Show Cardinal Points: Sets whether the cardinal points are displayed along the horizon line. Cardinal points label the north, east, south, and west directions on the horizon.
Show Natural Sky: When turned on, the sky color changes with the cycle of day and night. When turned off, the sky background color is always black.
This section lists the horizon panoramas that are available in SkySafari. The currently-selected panorama is shown with a check mark. The panorama is only displayed if you've selected Panoramic Image display option above. Choosing any item from the list of horizon panoramas will automatically select this option!
The settings in this view control the display of planets, moons, and other "minor bodies" in the solar system (asteroids and comets), as well as artificial Earth-orbiting satellites.
Show Planets: Sets whether planets and moons are displayed in the sky chart. When turned off, most of the other settings in this section are disabled.
with Grids: Sets whether planets are shown with surface coordinate grids. Planet grids show the orientation of the planet's equator and rotational axis.
with Phases: Sets whether planets are shown with their night sides shaded in a darker color. When turned off, planets shown as fully illuminated, without any night side shading.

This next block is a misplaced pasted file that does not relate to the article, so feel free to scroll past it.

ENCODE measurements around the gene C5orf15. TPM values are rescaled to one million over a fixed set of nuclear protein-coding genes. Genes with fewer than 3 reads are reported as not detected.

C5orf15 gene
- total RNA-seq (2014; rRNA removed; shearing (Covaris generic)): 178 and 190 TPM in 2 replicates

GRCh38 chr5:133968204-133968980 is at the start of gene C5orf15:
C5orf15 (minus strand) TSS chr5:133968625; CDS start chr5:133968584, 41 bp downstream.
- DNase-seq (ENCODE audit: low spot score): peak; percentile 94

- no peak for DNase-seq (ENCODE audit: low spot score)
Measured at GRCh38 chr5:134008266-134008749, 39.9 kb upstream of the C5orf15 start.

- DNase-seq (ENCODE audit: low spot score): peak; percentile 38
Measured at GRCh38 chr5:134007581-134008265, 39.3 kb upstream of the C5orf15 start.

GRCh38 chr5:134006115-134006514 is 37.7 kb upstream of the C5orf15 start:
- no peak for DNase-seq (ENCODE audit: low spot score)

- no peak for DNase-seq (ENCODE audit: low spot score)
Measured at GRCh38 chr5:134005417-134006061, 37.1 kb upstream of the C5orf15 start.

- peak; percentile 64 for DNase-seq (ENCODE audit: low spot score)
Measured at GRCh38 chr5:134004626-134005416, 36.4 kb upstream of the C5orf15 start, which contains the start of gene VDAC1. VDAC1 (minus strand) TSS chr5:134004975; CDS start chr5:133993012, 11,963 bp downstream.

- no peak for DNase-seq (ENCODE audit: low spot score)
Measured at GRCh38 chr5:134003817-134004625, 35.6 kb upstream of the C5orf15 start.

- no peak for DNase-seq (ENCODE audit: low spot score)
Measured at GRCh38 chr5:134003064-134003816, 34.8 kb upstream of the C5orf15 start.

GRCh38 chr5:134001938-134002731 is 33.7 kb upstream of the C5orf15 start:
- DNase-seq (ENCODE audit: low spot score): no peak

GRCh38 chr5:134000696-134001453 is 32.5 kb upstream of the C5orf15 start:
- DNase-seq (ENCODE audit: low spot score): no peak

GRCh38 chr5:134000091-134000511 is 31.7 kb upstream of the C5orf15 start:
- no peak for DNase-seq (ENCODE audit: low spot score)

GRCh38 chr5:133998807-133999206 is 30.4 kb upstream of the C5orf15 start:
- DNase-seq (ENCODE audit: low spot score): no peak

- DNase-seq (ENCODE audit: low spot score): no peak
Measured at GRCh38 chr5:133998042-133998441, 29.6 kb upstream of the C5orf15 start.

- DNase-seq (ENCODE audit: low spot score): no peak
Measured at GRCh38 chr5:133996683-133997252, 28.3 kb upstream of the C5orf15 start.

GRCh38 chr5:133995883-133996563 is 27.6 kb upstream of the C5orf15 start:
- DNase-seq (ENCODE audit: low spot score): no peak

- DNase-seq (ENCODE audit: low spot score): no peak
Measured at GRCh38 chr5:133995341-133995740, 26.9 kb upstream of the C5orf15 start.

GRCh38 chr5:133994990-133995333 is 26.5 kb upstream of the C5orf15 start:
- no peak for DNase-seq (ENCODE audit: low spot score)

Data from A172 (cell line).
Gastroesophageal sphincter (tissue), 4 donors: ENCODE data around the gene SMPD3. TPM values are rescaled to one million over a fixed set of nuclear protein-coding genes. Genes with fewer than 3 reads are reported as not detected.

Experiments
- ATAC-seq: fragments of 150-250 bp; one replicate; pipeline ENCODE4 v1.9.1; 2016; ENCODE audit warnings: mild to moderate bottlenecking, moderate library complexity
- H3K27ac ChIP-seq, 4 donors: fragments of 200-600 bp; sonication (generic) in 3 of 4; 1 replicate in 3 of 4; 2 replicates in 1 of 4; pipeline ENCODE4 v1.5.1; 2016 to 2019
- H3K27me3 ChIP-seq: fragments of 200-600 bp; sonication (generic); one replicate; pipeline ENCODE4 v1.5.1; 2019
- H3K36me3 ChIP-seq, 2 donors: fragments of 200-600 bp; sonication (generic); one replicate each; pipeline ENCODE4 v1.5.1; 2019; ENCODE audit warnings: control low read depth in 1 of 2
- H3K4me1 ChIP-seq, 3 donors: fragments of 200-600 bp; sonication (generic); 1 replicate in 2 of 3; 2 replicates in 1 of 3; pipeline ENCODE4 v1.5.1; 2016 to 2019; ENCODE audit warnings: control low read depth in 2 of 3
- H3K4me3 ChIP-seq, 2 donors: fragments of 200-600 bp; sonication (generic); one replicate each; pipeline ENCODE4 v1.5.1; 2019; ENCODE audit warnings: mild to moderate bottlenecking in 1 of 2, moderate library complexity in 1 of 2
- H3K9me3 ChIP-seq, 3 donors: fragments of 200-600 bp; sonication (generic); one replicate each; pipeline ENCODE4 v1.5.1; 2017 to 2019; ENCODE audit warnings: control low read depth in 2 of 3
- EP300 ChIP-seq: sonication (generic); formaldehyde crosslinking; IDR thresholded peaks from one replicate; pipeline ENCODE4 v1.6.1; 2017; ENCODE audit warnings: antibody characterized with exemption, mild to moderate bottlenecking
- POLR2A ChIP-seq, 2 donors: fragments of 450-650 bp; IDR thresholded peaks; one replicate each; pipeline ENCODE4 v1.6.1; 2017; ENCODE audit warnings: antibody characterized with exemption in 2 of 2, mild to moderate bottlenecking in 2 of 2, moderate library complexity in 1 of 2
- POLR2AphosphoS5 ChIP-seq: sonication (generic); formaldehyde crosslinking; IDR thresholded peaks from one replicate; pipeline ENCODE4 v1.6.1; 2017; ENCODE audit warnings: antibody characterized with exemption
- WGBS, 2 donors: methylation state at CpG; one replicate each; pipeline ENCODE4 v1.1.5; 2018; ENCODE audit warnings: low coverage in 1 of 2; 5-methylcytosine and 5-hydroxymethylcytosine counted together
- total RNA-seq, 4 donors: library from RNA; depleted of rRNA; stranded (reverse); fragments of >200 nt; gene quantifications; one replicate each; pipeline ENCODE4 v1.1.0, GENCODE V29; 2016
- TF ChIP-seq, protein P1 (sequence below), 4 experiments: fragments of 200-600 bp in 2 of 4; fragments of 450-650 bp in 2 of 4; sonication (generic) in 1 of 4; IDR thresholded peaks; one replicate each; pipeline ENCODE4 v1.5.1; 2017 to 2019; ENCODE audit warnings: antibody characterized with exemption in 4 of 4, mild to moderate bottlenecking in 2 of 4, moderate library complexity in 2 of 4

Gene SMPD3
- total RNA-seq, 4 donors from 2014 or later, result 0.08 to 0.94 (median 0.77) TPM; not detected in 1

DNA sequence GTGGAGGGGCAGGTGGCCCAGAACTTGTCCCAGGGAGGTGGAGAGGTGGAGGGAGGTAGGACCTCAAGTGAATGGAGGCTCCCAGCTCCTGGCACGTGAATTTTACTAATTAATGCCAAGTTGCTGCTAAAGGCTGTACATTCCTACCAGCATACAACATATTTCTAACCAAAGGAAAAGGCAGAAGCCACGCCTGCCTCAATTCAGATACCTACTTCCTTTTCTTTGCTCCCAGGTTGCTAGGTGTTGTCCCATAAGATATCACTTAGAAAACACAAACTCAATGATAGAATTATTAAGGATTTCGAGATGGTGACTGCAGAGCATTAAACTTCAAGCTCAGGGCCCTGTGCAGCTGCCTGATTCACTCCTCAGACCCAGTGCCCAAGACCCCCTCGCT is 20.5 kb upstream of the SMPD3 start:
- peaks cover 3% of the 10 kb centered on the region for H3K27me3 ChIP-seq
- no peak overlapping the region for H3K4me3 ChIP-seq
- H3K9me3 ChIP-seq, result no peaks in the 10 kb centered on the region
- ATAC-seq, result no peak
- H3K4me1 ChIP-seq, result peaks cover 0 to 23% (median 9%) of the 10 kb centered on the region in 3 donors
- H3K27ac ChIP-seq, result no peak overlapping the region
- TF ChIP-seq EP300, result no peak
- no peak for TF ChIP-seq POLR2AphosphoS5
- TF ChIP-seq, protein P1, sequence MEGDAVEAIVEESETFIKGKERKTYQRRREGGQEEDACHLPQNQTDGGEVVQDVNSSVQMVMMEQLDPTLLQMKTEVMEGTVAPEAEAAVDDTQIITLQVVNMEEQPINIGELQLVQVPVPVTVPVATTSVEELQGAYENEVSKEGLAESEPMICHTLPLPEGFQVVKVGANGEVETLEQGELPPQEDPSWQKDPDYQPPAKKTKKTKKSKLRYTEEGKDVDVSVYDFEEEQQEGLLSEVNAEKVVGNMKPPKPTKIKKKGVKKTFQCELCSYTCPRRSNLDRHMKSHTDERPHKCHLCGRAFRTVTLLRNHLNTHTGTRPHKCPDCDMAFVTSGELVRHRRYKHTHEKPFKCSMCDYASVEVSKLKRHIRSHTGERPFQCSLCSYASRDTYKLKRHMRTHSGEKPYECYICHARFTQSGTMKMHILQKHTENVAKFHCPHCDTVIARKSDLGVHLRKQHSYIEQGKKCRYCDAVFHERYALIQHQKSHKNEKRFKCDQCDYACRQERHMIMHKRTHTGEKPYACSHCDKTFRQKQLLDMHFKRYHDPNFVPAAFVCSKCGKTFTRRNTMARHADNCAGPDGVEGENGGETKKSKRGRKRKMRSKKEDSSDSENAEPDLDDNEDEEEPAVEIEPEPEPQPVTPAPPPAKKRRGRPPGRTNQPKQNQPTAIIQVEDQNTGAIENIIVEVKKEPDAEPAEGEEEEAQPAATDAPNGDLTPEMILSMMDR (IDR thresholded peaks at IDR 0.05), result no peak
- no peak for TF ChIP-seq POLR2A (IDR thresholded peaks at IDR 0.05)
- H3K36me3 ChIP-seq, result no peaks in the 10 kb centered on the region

with Surfaces: Sets whether planets are shown with realistic surfaces (and ring systems) using NASA planetary mission image data. This option can slow performance when zoomed in a planet's disk, but generates a very pretty view.
with Names: Sets whether the sky chart displays names next to planets and moons.
with Orbits: Shows orbital paths of the major planets around the Sun. Since the planets orbit in the nearly the same plane as the Earth (the Ecliptic plane), their orbits appear near the Ecliptic line - the Earth's orbit as seen from the Earth - in the sky. Note: this option is only available in SkySafari Plus and Pro.
with Moon Orbits: Shows orbital paths of the moons around their primary (parent) planet. You may need to zoom in on a planet to see its moon orbits; Mercury and Venus have no moons! Note: this option is only available in SkySafari Plus and Pro.